Iloilo City is hailed as one of the safest city in Southeast Asia as it landed in the 8th spot in the Top 10 list. This is according to the online survey site called Numbeo. The result was neither confirmed or assailed by the newly-elected chief executive. In fact, reports from local media and bloggers revealed that he was elated by the findings.
Ilonggo netizens were also quick to embrace the good news considering the fact that four cities in the Philippines made it to the “prestigious list”. Not in the order of ranking, the cities that were included are the following: Davao City, Makati City, and Cebu City. Interestingly, these urban centers stood side-by-side with cities in Thailand, Singapore, Vietnam, Malaysia, and Indonesia.
The report emphasized that the Numbeo result provides a good baseline data which could be useful for investment and tourism promotions for Iloilo City, especially that it provides an information related on the living conditions of cities and countries that were surveyed.
As an emerging economic hub in the Visayas, the survey result offers an excellent value proposition for those who are eyeing to visit the city to map prospects for investment. It is also a brilliant promotions material for tourism, particularly on MICE events (Meetings, Incentives, Conferences and Exhibitions) for it is now a major priority of the local government.
The question however is this: Did the Numbeo result reflect the reality on the ground? Did it capture the elements of a multifaceted issue like urban safety or it merely glossed over the matter by riding on the perception being created by Numbeo?
From a communications perspective, the immediate approval by netizens confirms the effectiveness of using the marketing and communications method called value proposition and framing.The effectiveness of these methods are well-tested in the corporate setting. It however poses numerous risks, especially if urban safety is not a major priority by the LGU in terms of investments and program implementation.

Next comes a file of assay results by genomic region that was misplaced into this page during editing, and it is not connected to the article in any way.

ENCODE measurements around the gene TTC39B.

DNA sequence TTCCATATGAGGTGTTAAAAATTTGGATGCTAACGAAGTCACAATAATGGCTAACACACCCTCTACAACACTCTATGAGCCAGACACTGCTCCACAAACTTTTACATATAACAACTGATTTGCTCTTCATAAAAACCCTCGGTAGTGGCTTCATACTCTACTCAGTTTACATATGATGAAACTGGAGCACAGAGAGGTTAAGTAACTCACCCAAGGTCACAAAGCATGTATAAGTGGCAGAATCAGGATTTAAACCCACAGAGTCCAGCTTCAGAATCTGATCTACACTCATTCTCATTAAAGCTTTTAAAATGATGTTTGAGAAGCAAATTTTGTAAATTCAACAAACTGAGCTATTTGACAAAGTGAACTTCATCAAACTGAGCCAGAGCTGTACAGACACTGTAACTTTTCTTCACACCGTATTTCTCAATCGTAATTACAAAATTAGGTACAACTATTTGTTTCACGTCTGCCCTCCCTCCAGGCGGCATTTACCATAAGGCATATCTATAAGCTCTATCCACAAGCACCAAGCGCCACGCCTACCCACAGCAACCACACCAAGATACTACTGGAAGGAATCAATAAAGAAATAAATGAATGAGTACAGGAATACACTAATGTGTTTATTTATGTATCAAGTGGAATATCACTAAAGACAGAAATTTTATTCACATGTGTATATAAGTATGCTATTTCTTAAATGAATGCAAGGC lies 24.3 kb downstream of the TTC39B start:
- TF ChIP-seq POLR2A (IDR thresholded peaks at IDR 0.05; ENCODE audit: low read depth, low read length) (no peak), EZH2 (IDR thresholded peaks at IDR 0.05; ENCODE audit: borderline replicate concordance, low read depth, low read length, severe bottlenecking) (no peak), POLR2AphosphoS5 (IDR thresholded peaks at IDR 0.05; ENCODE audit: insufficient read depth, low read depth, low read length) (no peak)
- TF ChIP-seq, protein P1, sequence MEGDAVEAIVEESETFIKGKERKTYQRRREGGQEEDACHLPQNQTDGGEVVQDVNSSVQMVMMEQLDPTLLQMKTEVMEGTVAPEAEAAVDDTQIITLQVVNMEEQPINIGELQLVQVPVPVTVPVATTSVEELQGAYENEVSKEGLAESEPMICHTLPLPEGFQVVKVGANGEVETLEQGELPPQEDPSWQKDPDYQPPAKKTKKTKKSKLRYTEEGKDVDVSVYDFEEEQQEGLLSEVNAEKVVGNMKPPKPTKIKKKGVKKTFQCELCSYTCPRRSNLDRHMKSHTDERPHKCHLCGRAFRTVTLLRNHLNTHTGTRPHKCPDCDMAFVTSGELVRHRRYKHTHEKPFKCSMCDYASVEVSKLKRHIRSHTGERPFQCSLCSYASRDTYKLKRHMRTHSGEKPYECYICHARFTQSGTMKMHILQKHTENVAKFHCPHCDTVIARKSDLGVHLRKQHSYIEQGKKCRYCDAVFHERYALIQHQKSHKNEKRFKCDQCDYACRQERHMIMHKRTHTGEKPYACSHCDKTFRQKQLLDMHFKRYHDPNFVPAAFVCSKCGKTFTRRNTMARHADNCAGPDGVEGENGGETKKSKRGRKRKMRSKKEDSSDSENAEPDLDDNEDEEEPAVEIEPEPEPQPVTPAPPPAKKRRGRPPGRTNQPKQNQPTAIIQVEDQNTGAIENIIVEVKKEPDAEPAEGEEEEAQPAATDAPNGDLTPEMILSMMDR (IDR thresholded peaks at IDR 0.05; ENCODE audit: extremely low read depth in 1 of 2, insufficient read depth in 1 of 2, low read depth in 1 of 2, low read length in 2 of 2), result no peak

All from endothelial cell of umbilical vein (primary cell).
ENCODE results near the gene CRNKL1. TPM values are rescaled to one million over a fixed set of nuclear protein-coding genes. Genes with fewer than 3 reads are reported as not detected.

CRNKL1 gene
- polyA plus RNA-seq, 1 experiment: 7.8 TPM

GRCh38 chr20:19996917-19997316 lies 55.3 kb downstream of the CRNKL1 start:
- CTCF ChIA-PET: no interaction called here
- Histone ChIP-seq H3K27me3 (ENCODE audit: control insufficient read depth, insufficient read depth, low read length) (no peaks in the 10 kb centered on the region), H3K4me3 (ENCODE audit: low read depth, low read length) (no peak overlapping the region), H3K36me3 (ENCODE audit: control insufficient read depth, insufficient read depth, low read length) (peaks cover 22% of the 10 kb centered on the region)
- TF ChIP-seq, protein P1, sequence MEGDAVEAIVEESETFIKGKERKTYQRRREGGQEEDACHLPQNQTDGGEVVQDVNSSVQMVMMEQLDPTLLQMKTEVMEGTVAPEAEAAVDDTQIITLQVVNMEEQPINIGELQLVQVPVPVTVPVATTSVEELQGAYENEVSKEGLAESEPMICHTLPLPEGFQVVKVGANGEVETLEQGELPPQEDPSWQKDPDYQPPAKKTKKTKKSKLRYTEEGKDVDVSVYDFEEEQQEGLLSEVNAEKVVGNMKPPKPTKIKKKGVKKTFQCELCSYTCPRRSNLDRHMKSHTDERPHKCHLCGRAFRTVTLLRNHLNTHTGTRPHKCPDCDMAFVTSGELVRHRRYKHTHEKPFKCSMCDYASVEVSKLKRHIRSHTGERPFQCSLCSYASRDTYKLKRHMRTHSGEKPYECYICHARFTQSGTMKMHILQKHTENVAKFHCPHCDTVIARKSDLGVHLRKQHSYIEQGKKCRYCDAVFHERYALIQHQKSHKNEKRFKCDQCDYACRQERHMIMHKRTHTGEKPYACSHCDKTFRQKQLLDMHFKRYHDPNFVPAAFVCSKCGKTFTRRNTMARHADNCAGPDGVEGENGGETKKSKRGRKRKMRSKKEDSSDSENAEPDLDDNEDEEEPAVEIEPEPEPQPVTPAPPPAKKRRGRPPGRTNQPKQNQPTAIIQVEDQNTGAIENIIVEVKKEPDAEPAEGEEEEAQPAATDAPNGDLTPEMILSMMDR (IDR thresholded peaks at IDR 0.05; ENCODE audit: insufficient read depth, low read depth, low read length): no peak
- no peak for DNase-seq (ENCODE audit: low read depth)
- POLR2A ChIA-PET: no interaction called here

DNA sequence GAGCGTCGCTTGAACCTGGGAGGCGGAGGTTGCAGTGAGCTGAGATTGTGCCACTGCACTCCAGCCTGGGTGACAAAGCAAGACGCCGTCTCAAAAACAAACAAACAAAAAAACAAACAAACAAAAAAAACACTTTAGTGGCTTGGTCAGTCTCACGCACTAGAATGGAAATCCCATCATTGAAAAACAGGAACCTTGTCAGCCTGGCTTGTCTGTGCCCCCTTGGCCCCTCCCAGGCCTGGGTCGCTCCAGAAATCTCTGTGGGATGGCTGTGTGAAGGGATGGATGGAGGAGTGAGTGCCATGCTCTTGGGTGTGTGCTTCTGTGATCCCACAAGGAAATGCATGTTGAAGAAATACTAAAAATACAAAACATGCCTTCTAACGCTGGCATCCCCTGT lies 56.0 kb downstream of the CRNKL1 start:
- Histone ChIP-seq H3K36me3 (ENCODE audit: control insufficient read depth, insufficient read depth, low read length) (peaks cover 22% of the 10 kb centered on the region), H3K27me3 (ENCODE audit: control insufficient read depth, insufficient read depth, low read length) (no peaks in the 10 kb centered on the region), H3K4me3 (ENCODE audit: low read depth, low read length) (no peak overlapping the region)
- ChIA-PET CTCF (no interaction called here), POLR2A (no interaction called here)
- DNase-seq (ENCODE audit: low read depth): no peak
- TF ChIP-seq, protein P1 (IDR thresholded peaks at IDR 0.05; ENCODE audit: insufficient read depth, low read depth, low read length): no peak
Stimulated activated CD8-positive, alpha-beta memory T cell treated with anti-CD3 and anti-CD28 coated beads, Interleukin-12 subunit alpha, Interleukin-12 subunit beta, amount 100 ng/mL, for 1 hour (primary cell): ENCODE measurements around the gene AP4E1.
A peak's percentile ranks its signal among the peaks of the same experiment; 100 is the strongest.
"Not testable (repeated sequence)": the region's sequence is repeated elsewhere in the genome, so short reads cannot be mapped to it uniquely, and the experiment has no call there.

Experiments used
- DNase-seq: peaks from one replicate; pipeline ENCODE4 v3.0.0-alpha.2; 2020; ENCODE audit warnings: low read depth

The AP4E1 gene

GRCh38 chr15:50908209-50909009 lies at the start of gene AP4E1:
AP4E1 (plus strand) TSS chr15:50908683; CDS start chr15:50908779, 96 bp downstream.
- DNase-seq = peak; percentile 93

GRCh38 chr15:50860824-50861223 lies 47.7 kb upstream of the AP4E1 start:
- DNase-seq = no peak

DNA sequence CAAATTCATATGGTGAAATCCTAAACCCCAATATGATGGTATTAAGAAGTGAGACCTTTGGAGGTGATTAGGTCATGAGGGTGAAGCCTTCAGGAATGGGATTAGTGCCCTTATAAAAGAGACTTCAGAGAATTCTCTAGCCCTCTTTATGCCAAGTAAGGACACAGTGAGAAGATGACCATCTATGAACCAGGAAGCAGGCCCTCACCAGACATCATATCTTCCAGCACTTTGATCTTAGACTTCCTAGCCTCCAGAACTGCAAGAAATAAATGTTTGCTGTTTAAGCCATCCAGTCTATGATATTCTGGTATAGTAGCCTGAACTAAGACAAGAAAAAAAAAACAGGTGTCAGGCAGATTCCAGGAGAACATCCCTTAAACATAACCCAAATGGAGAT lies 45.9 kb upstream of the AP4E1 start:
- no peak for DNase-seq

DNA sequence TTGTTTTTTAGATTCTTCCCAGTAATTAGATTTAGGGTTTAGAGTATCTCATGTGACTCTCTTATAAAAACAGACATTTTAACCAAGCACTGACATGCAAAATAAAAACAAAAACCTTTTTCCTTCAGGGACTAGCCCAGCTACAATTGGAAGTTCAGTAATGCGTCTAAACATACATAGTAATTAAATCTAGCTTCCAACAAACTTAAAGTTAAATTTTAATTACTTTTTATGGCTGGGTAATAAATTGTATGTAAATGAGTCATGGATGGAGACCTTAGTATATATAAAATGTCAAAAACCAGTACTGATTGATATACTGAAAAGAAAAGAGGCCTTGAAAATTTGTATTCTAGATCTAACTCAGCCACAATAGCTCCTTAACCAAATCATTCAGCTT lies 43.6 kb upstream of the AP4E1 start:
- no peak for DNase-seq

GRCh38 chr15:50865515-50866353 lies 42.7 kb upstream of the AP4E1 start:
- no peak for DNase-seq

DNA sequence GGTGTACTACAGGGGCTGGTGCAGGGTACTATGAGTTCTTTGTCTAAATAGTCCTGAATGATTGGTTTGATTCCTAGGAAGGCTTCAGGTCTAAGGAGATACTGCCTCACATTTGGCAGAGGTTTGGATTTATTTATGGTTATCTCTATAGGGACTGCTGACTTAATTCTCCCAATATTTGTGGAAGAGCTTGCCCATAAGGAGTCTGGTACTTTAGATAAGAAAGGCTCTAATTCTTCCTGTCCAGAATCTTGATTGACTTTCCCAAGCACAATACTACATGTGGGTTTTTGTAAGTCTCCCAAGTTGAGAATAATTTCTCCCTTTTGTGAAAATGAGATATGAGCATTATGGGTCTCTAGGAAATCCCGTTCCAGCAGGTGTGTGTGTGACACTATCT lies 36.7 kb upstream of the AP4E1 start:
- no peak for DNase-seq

First, the risk of using the value proposition approach without real evidence. Value proposition offers a promise of a value, may it be a product or services, to a potential end-user or a consumer. It communicates a benefit that can be derived from a product. It also justifies the value for money, thus the price tag.
In this example, peace and safety is the valued product. Recognized as a major concern of any would be investor or visitor to the city, the Numbeo result is a product which serves as a buy in. It conveys an invitation to a company, an organization, or travelers to come to the city because it is a safe city. I bet you, this will emerge in the MICE promotional materials of the city government.
Urban safety, however, is a difficult product to promote because of its complex nature. This is a type of product whose effectiveness is dependent on systems which are tested by real-life events or informed by simulations from similar real-life events. In particular, safety entails human security.
While Numbeo is an online platform recognized as a website with the biggest database on the cost of living and living preferences of urban dwellers all over the world, the accuracy of its data remains questionable, because it is dependent on perceptions. The result showed that the crime rate meter for Iloilo City is moderate and safety is high when you walk around during daytime.